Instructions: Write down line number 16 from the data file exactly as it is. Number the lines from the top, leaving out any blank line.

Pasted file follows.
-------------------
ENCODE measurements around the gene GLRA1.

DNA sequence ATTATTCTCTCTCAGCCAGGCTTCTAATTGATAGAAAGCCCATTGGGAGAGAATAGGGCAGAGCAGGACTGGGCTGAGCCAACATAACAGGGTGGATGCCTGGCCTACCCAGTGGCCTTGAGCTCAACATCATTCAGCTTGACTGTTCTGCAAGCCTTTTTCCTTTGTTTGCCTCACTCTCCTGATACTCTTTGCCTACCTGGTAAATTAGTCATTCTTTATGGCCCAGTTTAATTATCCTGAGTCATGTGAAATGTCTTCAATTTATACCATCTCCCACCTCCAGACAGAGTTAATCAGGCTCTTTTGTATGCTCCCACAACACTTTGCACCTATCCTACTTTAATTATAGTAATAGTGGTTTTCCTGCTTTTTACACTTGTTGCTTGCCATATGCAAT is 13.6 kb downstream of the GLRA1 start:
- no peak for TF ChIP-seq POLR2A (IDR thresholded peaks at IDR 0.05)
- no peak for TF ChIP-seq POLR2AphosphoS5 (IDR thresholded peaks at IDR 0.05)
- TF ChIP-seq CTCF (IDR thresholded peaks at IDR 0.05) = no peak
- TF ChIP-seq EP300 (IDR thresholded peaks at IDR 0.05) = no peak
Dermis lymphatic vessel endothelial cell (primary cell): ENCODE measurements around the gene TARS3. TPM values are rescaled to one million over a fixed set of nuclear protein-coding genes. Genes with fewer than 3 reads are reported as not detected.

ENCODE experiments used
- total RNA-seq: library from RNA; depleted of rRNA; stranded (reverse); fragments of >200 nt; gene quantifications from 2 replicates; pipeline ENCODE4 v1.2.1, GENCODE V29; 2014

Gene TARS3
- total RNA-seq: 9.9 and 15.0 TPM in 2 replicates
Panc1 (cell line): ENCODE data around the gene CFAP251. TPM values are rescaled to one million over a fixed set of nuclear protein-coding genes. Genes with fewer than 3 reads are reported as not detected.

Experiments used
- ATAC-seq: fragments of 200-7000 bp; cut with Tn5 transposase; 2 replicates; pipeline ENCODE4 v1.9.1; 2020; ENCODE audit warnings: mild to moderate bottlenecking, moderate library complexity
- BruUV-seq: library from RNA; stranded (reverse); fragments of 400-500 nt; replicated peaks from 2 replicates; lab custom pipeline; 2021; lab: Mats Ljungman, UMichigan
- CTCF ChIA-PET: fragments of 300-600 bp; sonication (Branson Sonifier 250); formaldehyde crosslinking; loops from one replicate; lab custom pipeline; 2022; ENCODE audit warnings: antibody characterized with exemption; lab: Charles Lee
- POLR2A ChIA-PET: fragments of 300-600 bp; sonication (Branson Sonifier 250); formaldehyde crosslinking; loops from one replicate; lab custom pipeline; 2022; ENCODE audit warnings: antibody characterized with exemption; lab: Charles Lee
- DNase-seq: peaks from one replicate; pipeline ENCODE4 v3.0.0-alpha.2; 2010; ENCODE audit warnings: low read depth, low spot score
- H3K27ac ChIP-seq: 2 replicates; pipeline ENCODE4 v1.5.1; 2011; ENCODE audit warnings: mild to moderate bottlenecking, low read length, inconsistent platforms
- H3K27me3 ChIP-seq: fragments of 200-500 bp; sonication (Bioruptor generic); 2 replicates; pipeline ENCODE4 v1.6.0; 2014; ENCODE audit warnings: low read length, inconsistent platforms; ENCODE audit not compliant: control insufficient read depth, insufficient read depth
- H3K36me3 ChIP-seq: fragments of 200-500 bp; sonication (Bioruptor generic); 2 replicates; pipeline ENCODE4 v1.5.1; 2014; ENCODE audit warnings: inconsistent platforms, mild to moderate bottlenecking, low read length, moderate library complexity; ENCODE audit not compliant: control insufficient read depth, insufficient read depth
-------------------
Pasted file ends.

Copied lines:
- CTCF ChIA-PET: fragments of 300-600 bp; sonication (Branson Sonifier 250); formaldehyde crosslinking; loops from one replicate; lab custom pipeline; 2022; ENCODE audit warnings: antibody characterized with exemption; lab: Charles Lee